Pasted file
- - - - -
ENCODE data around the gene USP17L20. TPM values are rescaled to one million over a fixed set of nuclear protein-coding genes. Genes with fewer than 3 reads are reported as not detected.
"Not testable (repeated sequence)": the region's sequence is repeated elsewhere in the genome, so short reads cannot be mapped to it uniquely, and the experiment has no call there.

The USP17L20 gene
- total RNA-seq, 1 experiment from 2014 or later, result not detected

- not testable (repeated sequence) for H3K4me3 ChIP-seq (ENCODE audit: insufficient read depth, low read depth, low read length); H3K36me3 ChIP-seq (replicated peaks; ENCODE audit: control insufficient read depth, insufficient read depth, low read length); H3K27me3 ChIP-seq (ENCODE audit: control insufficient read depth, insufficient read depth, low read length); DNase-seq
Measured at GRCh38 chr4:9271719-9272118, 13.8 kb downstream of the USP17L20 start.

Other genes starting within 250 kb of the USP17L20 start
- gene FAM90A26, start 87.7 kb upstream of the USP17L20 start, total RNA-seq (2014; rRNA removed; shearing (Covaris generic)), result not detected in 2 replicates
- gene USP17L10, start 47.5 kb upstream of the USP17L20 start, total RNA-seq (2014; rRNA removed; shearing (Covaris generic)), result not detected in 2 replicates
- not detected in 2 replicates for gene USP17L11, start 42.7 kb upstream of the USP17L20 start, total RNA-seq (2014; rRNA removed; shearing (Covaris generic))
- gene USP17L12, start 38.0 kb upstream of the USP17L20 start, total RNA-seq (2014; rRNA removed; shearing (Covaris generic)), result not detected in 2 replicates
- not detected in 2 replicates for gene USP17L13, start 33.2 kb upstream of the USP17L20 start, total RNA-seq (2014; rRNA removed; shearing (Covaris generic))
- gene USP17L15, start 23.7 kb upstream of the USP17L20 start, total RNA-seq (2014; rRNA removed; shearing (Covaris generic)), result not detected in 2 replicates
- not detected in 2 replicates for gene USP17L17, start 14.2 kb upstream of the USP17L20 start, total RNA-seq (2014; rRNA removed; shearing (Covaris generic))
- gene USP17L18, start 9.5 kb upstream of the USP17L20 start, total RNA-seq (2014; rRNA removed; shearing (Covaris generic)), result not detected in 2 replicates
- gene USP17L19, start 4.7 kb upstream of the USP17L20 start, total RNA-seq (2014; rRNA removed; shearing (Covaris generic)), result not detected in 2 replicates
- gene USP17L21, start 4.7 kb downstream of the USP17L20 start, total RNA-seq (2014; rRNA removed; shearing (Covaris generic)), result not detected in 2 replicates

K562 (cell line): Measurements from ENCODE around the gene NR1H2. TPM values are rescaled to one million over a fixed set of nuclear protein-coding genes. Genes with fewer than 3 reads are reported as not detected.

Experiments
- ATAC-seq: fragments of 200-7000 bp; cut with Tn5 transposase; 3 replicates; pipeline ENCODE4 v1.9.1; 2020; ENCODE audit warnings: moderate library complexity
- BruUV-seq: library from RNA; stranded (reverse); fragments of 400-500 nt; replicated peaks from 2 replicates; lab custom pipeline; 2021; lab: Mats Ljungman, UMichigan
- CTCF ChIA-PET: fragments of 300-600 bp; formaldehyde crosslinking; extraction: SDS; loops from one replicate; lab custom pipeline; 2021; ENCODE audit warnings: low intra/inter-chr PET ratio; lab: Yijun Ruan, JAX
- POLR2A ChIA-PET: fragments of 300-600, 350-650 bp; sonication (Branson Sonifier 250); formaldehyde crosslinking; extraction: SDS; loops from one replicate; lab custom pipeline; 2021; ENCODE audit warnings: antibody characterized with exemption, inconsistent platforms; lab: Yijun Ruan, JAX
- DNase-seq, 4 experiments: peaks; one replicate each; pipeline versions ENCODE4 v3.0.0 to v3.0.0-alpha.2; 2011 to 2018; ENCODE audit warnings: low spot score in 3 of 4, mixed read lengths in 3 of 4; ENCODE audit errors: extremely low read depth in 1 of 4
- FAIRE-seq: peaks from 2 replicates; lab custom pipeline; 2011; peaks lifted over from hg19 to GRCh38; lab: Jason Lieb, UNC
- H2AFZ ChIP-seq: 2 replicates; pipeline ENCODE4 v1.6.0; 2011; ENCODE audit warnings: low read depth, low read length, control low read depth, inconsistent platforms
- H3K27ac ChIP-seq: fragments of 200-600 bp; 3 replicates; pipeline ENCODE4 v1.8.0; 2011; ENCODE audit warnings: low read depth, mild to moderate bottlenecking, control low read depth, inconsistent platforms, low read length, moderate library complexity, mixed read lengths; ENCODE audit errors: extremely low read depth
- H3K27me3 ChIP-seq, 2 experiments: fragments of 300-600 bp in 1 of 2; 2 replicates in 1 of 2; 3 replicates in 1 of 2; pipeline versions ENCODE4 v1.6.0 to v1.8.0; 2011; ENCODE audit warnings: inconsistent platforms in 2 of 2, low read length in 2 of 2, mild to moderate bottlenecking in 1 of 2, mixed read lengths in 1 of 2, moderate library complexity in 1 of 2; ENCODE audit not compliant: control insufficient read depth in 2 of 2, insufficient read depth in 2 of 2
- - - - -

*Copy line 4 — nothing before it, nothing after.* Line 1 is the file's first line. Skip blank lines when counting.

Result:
- total RNA-seq, 1 experiment from 2014 or later, result not detected